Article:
Jeopardy Fans Rejoice: Original Shiitake Mushroom Log Kit Has Come Back to Lost Creek Mushroom Farm in Time for Holiday Gift Giving

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This week marks the return of the Shiitake Mushroom Log Kit with Its Own Soaking Tray. The tray kit was Lost Creek Mushroom Farm’s original, hallmark product for over 16 years until the tray manufacturer went out of business in 2010. Lost Creek’s 10-inch single log was featured in Martha Stewart’s Whole Living Magazine Christmas gift suggestions for 2010. The Tray Kit is back – at its 2010 price of $45.95, including shipping and handling. Lost Creek Mushroom Farm has seven mushroom log gifts under $50.

Shiitake Log Kit with its own tray for soaking, fruiting and resting. $45.95 or 2 for $80 shipped to the same address, s&h included.

It's unique, it produces for years, and it's fun. A great gift for mushroom lovers, gardeners and gourmets.
-- Sandra Williams, Lost Creek Mushroom Farm

It was news to many people that there is such a thing as a mushroom log -- until last week when a contestant on Jeopardy talked about how he was allergic to animals, so he has a pet mushroom log.

“People from around the country called to tell me. That was fun,” said Sandra Williams of Lost Creek Mushroom Farm, where she and her husband Doug have been making shiitake mushroom gift log kits since 1993.

Their first kit was the Shiitake Mushroom Log with a Tray, a brand new, unique, upscale idea: Take a 14-inch long chunk of wood seeded with shiitakes and nest it in its own tray for soaking, “fruiting,” and resting. “It was the only mushroom log that came with a container and an unconditional guarantee.” For over 15 years the Tray Kit was the top of the line – until last Christmas.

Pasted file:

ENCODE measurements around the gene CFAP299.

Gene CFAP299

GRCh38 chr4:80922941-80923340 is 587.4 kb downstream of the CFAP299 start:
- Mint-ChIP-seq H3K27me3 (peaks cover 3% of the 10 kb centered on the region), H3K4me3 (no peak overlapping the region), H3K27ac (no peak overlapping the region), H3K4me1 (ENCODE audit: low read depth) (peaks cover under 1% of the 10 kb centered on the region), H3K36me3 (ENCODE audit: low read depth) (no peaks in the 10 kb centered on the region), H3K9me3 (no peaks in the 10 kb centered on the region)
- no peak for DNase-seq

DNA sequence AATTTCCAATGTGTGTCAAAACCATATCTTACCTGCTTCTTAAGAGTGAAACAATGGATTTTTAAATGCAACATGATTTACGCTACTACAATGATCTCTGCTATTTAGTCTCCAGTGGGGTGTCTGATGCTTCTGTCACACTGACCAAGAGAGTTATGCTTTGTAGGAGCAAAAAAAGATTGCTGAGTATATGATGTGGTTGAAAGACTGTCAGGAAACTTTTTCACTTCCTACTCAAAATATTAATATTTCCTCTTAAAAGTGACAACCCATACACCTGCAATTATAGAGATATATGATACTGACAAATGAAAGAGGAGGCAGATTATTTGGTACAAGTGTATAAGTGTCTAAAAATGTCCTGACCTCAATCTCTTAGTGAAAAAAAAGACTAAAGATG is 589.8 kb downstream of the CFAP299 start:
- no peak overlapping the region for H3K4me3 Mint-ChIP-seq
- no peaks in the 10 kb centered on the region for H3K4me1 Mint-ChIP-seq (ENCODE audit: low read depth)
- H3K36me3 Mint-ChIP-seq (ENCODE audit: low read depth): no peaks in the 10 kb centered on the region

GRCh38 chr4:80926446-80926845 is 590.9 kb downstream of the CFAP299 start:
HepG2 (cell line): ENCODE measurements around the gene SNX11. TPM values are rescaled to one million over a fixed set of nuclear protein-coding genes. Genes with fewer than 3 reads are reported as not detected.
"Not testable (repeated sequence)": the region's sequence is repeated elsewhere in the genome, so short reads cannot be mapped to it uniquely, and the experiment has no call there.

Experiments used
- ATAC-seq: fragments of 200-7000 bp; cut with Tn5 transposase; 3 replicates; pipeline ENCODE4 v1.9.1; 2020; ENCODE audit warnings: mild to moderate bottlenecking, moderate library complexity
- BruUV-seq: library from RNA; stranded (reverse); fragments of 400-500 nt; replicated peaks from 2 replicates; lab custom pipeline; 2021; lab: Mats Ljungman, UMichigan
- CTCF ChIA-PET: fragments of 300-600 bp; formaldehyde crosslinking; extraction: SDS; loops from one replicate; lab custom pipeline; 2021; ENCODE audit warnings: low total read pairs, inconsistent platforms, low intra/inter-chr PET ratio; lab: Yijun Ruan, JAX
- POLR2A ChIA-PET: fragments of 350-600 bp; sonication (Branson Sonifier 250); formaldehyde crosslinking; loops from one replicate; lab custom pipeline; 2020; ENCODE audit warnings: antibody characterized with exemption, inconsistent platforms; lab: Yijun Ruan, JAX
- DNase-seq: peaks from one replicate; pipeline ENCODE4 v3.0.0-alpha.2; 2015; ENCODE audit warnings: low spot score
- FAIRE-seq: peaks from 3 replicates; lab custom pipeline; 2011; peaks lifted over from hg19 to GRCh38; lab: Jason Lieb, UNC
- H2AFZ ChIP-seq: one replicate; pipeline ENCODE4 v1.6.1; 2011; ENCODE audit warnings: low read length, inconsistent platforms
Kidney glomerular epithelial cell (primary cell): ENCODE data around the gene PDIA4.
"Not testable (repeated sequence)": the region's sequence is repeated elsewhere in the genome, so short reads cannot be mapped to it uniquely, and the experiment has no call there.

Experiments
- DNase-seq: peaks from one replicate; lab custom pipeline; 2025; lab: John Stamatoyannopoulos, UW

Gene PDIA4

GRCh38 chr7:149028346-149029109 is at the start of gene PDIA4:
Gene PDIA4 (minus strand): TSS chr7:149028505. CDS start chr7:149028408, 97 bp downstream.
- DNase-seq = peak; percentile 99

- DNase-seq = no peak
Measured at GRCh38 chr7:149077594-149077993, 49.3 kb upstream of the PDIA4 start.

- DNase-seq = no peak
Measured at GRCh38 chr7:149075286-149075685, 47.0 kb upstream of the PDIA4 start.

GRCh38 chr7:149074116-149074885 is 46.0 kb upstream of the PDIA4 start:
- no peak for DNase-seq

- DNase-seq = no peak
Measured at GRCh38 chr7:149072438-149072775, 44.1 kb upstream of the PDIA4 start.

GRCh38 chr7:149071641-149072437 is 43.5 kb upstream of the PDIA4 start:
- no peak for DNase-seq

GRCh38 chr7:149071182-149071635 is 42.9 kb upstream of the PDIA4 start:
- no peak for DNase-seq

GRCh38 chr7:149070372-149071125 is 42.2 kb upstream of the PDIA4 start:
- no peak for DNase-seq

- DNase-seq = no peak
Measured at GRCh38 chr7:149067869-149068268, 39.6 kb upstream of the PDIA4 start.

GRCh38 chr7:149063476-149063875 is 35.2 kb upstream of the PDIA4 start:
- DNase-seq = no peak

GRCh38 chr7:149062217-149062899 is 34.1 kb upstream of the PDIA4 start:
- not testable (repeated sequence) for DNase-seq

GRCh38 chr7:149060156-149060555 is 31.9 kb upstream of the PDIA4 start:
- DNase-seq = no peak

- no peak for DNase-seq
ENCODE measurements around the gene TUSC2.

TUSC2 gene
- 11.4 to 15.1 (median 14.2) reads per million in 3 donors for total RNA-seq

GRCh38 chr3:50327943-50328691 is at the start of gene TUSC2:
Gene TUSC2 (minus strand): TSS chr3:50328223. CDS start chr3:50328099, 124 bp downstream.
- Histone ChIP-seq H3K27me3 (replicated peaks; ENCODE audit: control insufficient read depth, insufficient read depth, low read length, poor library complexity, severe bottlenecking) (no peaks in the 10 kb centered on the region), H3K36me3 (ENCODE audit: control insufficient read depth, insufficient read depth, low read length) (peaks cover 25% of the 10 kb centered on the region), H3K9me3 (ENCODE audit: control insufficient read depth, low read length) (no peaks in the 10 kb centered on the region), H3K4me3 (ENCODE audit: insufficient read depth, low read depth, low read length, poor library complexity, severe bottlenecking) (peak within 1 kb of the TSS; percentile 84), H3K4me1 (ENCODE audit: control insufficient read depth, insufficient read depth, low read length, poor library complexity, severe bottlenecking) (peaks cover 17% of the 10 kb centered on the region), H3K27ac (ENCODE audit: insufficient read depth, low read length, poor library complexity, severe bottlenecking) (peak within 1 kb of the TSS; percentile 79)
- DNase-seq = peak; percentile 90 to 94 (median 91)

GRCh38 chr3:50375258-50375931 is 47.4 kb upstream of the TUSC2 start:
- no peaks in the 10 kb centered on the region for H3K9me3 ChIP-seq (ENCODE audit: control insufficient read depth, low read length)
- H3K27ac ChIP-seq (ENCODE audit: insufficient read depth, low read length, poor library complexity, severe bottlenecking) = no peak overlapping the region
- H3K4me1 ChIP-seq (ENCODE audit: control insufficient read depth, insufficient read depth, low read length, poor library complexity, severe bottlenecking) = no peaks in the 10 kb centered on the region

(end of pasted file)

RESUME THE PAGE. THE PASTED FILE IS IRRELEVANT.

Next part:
“To make the log fruit (grow mushrooms), you soak it in non-chlorinated ice water for 24 hours. In 6-10 days you can harvest fresh, organic, top-quality shiitakes.” A log will grow mushrooms about every two months for years. Between fruitings, it “rests”; and every two weeks, soaks in room-temperature, non-chlorinated water. “You keep it in the tray for everything. It's a great idea and it works really well.”

Last year the tray manufacturer went out of business. “I hated to take it off of where it put us on the Top-Seller Award list,” Williams said sadly. “I finally found a tray that fits the logs, holds water, and is strong, durable, and attractive.”

In 2006, Williams was unable to get the trays in time for the holidays. “We met that challenge with a creative solution – the single 10-inch log kit and the Ma & Pa Kit with two 10-inch logs. With two logs, you can harvest every month instead of every two months. The logs are short and you can soak them in a pan or bucket.”

Last month Lost Creek launched the Queen Anne Kit as a new concept in shiitake log décor. “Shiitakes are beautiful and I wanted a beautiful way for people to show off their logs.”

Lost Creek Mushroom Farm expanded from the Tray Kit to seven kits, “a lucky number,” Williams said. Prices cover shipping and handling: the 6-inch ‘Shroomie at $18, 10-inch and 12-inch single-log kits ($30 and $37), the 12-inch Queen Anne at $48 and the 14-inch Tray Kit at $45.65. The Ma & Pa Kit and the Shiitake Gift Basket, with a ‘Shroomie and an array of shiitake products, are each $49.95.

“We have the ‘Best Buy’ – two Original Log Kits with Trays – for $80, a savings of $12, shipped to the same address. They'll produce every month by alternating the producing log. Or, you can share. Our motto is ‘Give one as a gift and keep one for yourself.’

Kits include a ready-to-fruit hardwood log (such as oak or gum); instructions and recipes. Logs at least 10 inches long are guaranteed to produce. The Shiitake Sampler Cook Book, Shiitake Dip Mixes, ‘Shiitake Happens’ Bumper Stickers, and more products are available on the Lost Creek Mushroom Farm website,, and selected products are on at slightly higher prices. Phone orders and brochure requests go to 1-800-792-0053, and mail orders to Lost Creek Mushroom Farm, PO Box 520, Perkins, OK 74059.

Lost Creek Mushroom Farm donates a portion of sales to its non-profit Mushrooms in Ghana Project.


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Sandra Williams

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